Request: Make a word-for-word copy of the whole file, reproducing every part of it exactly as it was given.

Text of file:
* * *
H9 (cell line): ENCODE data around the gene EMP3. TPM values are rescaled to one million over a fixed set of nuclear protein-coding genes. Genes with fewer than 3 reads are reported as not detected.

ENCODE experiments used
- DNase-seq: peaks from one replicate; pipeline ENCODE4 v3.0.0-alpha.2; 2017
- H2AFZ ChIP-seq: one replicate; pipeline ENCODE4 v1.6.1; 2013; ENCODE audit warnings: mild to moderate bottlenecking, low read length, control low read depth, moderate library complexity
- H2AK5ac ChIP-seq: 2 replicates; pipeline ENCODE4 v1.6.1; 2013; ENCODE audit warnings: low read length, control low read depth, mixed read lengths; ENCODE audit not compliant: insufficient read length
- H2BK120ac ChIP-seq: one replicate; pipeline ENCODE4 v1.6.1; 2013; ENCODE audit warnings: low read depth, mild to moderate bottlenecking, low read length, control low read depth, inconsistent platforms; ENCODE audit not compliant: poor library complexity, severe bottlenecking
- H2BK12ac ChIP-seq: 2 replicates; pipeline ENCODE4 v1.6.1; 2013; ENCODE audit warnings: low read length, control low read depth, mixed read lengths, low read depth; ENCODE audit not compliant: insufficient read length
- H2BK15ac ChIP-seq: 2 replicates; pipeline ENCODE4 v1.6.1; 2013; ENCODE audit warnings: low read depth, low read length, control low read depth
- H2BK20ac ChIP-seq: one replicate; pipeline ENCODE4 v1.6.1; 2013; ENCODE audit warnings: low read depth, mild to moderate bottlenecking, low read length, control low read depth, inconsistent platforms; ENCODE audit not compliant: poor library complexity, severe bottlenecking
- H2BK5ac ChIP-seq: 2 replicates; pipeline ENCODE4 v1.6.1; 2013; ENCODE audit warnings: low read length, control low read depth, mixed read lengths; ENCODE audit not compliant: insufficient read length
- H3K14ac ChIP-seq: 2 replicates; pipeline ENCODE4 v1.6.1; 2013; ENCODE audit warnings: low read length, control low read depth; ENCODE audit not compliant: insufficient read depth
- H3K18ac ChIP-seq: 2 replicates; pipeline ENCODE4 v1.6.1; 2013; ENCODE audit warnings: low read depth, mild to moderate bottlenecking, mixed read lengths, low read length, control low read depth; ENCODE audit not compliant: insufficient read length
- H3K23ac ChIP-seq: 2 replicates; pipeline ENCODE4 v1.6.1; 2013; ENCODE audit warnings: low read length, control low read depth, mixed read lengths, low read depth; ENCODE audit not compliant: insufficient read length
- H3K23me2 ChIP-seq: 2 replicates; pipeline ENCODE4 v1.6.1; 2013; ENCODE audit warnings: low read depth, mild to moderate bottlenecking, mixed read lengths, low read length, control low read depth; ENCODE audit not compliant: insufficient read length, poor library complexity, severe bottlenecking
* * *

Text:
H9 (cell line): ENCODE data around the gene EMP3. TPM values are rescaled to one million over a fixed set of nuclear protein-coding genes. Genes with fewer than 3 reads are reported as not detected.

ENCODE experiments used
- DNase-seq: peaks from one replicate; pipeline ENCODE4 v3.0.0-alpha.2; 2017
- H2AFZ ChIP-seq: one replicate; pipeline ENCODE4 v1.6.1; 2013; ENCODE audit warnings: mild to moderate bottlenecking, low read length, control low read depth, moderate library complexity
- H2AK5ac ChIP-seq: 2 replicates; pipeline ENCODE4 v1.6.1; 2013; ENCODE audit warnings: low read length, control low read depth, mixed read lengths; ENCODE audit not compliant: insufficient read length
- H2BK120ac ChIP-seq: one replicate; pipeline ENCODE4 v1.6.1; 2013; ENCODE audit warnings: low read depth, mild to moderate bottlenecking, low read length, control low read depth, inconsistent platforms; ENCODE audit not compliant: poor library complexity, severe bottlenecking
- H2BK12ac ChIP-seq: 2 replicates; pipeline ENCODE4 v1.6.1; 2013; ENCODE audit warnings: low read length, control low read depth, mixed read lengths, low read depth; ENCODE audit not compliant: insufficient read length
- H2BK15ac ChIP-seq: 2 replicates; pipeline ENCODE4 v1.6.1; 2013; ENCODE audit warnings: low read depth, low read length, control low read depth
- H2BK20ac ChIP-seq: one replicate; pipeline ENCODE4 v1.6.1; 2013; ENCODE audit warnings: low read depth, mild to moderate bottlenecking, low read length, control low read depth, inconsistent platforms; ENCODE audit not compliant: poor library complexity, severe bottlenecking
- H2BK5ac ChIP-seq: 2 replicates; pipeline ENCODE4 v1.6.1; 2013; ENCODE audit warnings: low read length, control low read depth, mixed read lengths; ENCODE audit not compliant: insufficient read length
- H3K14ac ChIP-seq: 2 replicates; pipeline ENCODE4 v1.6.1; 2013; ENCODE audit warnings: low read length, control low read depth; ENCODE audit not compliant: insufficient read depth
- H3K18ac ChIP-seq: 2 replicates; pipeline ENCODE4 v1.6.1; 2013; ENCODE audit warnings: low read depth, mild to moderate bottlenecking, mixed read lengths, low read length, control low read depth; ENCODE audit not compliant: insufficient read length
- H3K23ac ChIP-seq: 2 replicates; pipeline ENCODE4 v1.6.1; 2013; ENCODE audit warnings: low read length, control low read depth, mixed read lengths, low read depth; ENCODE audit not compliant: insufficient read length
- H3K23me2 ChIP-seq: 2 replicates; pipeline ENCODE4 v1.6.1; 2013; ENCODE audit warnings: low read depth, mild to moderate bottlenecking, mixed read lengths, low read length, control low read depth; ENCODE audit not compliant: insufficient read length, poor library complexity, severe bottlenecking